Reader Supported News is the Publication of Origin for this work. Permission to republish is freely granted with credit and a link back to Reader Supported News. your social media marketing partner


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+27 # DongiC 2016-12-20 18:12
The United States has become an empire and like empires of old we make our own rules that everyone else (except Russia) has to obey. We also control the truth which is what we say it is. Now, we have an emperor type as president. The drama continues to unfold.
+5 # Skyelav 2016-12-21 03:00
An Emperor who is the enemy of the Military suck-a-tit Oligarchs... so far.
+9 # wrknight 2016-12-21 08:50
Maybe. That remains to be seen. So far Trump has said nothing that I consider credible.
+9 # jdd 2016-12-21 09:01
Absolutely bogus non-sequitur, While it is easy to denounce the raving lunatic who is now the US ambassador to the UN, how convenient to leave unnamed, Barack H. Obama, who has presided over and directed the most vile and vicious csmpaign to destroy both Syria and Yemen since at least 2011, forcing Tulsi had to introduce a bill to bloc Obama's support for ISIS/Al-Nusra. Not to mention to unconstitutiona l and illegal drone warfare assassination bureau run out of the White House every Tuesday. For whatever else Trump may be, he was clearly opposed to the Obama/Clinton policy and was viciously attacked by the Establishment for advocating collaboration with Russia to crush ISIS, even as Clinton repeatedly called for her insane "no-fly zone," to save the terrorists. Trump's proposed detente is THE crime for which he has not and will not be forgiven, as the Anglo-American financial empire presently rests on demonization of Putin and China's Xi collapses in Europe as well. For RSN to portray otherwise is itself the hypocrisy as great as that of Samantha Power.
+10 # WBoardman 2016-12-21 10:49
jdd writes:
"For RSN to portray otherwise is itself the hypocrisy as great as that of Samantha Power."

But it's not clear (to me) what the intended antecedent is.
The comment seems not to relate to the article.

For what it's worth, I wholeheartedly agree that Trump's
suggestion of relaxing relations with Russia is an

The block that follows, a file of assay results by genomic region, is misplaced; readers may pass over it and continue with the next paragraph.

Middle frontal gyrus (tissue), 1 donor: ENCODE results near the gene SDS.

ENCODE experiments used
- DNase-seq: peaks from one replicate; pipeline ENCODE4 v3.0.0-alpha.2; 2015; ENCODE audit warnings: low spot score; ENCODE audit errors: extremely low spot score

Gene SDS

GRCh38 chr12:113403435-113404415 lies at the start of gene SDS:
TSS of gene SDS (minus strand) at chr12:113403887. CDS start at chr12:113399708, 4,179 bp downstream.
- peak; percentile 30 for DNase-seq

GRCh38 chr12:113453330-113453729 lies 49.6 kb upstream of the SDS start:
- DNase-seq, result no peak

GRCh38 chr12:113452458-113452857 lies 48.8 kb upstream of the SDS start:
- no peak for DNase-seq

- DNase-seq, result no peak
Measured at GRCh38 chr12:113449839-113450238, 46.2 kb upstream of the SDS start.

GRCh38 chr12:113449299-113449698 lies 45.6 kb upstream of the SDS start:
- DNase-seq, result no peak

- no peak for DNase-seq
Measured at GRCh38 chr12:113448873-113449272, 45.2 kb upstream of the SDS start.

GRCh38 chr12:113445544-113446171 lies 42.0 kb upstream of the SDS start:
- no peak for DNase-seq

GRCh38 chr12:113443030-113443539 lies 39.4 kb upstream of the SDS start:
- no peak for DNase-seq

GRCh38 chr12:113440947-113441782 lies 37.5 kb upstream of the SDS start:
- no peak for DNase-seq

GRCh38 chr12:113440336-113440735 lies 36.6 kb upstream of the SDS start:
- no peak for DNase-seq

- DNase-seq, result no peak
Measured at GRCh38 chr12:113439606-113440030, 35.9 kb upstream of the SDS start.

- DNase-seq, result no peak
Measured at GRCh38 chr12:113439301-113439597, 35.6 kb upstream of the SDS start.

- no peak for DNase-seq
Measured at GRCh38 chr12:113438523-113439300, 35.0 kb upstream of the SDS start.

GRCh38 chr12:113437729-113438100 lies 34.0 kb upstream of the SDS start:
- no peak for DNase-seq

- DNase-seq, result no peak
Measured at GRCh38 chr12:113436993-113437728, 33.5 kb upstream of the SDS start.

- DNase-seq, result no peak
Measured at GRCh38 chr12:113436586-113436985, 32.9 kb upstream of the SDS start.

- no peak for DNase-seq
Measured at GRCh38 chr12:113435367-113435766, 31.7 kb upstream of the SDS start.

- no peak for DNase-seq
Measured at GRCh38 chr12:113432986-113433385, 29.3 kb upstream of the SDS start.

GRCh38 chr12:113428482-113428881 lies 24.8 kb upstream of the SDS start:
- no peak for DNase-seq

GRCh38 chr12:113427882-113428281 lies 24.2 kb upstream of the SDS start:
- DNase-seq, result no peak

unforgivable offense to entrenched neo-cold warriors,
no matter how much good it might do for the rest of us.

The DC dust-up over that is likely to be the best show
in town, but not the only one.
+7 # Anonymot 2016-12-21 12:21
I agree with what JDD says except his last sentence is not comprehensible in context with the rest. Boardman's comments are clear and right on target.

As a firm supporter of Sanders, I really wish someone who knows him could tell him that if he cannot broaden his vision to be clear and specific on foreign affairs his standard stump speech will not wrest control of the Democrat Party away from the temporarily shell-shocked CIA mindset.
+6 # David Starr 2016-12-21 10:00
Not meaning to sound picky, but the U.S. had been an empire since the very beginning. Jefferson said that the U.S. is so well formed as to expand empire and self-government . Washington called the U.S. an empire of liberty.

What is happening in Yemen and Syria is an extension of that mentality.

The U.S. has been an empire with democratic characteristics .
+1 # Kropotkinesque 2016-12-20 19:54
Mr. Boardman:

Again you have rendered a fine piece. Despite I am an arch curmudgeon, I cannot submit your piece's substance to criticism beyond some picky points of marginal significance. So, I will forego putting any critical observations save one:

Please, please, at least halve your paragraphs' lengths. Their thickness boggles the eyes, oppresses attention.

Thank you.
+26 # harleysch 2016-12-20 23:49
Samantha Power is a war criminal. In addition to the points made by Boardman in this fine article, one could show how much of what she claims about Aleppo is propaganda, designed to protect the barbarians of Al Nusra, and the U.S.-backed "moderate forces."

Most of her claims about Syrian-Russian atrocities come from the London-Based Syrian Observatory. And much of the Observatory claims have been refuted by one western journalist who has spent substantial time in Syria, Eve Bartlett.

War itself is an atrocity. Without U.S., Saudi, Qatari and other Gulf States support for the "rebels" in Syria, the civil war would have ended years ago.
+15 # harleysch 2016-12-20 23:52